Common toadflax

Common Toadflax

©Amy Lewis

Common toadflax

Scientific name: Linaria vulgaris
Look for common toadflax on waste ground and grassland, and along roadside verges and hedgerows. Its yellow-and-orange flowers are tightly packed on a tall spike and have distinctive 'spurs'.

Species information


Height: up to 75cm

Conservation status


When to see

June to November


Common toadflax is a common plant of waste ground, grassland, roadside verges and hedgerows. Its yellow-and-orange flowers appear in June and persist well into November; they look like the flowers of snapdragons (familiar garden plants), and are often densely packed. These flowers give the plant its other common name of 'butter and eggs'.

How to identify

The upright stems of common toadflax have narrow leaves. Its flowers are creamy-yellow, with orange centres and long 'spurs', and form dense clusters at the top of the stems.



Did you know?

Common toadflax provides a food source for Buff-tailed and White-tailed bumblebees, Common carder bees, Honeybees and a variety of fly species.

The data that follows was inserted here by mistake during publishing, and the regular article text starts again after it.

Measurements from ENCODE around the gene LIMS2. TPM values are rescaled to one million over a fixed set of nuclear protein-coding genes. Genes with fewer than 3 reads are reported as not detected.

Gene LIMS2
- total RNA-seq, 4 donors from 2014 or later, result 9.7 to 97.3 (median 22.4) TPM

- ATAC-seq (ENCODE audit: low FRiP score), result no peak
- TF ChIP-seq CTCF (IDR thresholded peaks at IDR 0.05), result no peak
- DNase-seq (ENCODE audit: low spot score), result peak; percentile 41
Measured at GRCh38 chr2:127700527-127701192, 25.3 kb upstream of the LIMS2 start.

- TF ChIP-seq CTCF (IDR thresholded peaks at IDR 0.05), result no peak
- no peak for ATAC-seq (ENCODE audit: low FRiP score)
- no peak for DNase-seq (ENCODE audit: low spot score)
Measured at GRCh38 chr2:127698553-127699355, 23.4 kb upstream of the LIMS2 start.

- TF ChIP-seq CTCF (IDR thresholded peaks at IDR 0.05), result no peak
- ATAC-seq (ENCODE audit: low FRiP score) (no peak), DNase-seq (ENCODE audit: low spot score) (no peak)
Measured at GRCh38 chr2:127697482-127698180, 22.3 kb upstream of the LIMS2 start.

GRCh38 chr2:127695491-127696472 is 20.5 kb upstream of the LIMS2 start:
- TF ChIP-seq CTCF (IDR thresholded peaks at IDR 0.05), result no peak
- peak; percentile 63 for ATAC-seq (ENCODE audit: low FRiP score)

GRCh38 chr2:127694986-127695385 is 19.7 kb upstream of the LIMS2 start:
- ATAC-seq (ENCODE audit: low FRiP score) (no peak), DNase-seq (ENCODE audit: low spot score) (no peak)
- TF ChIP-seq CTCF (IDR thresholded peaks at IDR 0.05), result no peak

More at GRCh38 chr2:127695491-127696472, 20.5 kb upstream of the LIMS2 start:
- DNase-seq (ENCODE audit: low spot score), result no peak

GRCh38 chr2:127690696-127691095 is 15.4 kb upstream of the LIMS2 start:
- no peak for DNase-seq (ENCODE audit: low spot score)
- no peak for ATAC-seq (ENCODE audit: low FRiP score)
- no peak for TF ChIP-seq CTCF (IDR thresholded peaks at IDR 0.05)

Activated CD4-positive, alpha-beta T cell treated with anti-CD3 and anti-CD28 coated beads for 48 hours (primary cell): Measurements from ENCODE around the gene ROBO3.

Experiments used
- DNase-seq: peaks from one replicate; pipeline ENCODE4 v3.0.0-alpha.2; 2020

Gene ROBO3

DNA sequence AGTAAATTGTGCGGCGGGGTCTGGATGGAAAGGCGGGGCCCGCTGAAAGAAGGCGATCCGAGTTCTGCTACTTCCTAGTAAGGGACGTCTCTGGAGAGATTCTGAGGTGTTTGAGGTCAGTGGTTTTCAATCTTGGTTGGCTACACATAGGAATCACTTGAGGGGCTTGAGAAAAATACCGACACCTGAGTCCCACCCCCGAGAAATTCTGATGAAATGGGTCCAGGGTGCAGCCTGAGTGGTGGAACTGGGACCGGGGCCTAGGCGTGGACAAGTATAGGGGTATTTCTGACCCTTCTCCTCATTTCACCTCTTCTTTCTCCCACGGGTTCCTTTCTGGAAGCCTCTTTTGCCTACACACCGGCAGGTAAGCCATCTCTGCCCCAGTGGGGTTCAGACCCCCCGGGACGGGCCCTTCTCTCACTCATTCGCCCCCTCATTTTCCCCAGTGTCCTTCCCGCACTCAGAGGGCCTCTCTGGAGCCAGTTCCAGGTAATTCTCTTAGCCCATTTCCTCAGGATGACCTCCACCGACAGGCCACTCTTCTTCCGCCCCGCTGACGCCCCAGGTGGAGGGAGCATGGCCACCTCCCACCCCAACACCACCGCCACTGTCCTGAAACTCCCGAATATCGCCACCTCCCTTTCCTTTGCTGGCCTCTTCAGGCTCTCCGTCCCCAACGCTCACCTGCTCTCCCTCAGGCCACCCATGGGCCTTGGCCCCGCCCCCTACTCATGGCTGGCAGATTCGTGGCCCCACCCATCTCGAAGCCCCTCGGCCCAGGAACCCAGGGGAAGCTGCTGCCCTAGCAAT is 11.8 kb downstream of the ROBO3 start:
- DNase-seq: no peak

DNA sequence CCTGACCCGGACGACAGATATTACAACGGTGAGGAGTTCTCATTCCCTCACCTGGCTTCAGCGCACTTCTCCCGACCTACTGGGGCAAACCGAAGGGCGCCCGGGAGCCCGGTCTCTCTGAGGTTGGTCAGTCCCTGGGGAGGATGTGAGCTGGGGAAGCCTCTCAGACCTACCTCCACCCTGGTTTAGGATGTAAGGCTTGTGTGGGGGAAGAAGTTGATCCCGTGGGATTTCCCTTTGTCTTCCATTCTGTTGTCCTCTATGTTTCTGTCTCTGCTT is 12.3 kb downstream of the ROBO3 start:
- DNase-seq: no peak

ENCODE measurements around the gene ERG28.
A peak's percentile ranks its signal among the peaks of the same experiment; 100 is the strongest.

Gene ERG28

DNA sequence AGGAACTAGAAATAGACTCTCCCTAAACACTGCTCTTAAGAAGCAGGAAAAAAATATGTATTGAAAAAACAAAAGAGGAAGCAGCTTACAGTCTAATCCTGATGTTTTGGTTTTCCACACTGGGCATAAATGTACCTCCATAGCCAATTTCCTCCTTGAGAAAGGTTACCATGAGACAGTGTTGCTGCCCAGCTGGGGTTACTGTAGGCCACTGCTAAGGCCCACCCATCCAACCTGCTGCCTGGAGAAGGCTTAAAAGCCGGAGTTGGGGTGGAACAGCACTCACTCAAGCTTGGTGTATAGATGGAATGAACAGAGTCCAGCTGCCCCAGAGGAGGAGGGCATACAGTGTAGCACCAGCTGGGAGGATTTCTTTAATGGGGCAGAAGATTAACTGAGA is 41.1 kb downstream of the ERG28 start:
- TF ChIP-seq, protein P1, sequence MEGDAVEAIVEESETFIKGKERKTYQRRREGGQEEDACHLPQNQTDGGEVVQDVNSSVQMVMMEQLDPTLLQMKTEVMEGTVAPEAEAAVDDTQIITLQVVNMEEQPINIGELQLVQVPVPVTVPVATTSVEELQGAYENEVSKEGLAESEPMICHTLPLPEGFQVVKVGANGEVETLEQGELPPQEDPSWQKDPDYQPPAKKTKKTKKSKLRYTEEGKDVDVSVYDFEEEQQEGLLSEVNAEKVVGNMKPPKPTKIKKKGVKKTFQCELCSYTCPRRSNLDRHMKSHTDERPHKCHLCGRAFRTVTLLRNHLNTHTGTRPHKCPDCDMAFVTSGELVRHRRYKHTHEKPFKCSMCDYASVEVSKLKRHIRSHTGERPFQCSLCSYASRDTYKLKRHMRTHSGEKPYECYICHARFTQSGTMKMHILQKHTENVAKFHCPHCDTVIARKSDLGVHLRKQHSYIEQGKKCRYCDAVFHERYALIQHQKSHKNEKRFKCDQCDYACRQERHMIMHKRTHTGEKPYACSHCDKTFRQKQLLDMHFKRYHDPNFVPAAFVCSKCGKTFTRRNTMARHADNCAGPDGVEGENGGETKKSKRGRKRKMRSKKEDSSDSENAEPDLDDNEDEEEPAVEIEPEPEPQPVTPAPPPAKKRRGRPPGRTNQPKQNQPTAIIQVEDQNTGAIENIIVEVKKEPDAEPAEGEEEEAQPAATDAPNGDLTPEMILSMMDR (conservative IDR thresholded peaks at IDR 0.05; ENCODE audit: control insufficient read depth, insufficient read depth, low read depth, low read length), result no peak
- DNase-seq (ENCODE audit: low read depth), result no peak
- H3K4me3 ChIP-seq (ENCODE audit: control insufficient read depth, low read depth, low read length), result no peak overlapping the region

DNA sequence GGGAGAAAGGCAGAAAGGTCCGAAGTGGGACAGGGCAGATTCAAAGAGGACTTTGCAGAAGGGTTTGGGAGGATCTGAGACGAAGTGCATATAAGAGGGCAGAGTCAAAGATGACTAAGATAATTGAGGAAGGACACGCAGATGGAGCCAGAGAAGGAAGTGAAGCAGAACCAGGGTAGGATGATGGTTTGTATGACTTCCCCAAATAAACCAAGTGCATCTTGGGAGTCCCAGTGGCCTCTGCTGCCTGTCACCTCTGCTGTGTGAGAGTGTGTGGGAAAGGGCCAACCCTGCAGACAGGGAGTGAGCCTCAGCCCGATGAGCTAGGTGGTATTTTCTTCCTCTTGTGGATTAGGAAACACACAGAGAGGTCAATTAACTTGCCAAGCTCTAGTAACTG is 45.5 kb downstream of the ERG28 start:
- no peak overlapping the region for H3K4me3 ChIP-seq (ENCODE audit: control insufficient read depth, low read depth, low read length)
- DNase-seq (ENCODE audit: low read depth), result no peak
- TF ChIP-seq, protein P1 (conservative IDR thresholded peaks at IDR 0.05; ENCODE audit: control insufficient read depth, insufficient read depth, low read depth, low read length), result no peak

How people can help

Although they might not look especially wildlife-friendly, our roadside verges, railway cuttings and waste grounds can provide valuable habitats for all kinds of plants and animals. The Wildlife Trusts are involved in many projects to make these places as beneficial for wildlife as possible. We have a vision of a Living Landscape: a network of habitats stretching across town and country that allow wildlife to move about freely and people to enjoy the benefits of nature. Support this greener vision for the future by joining your local Wildlife Trust.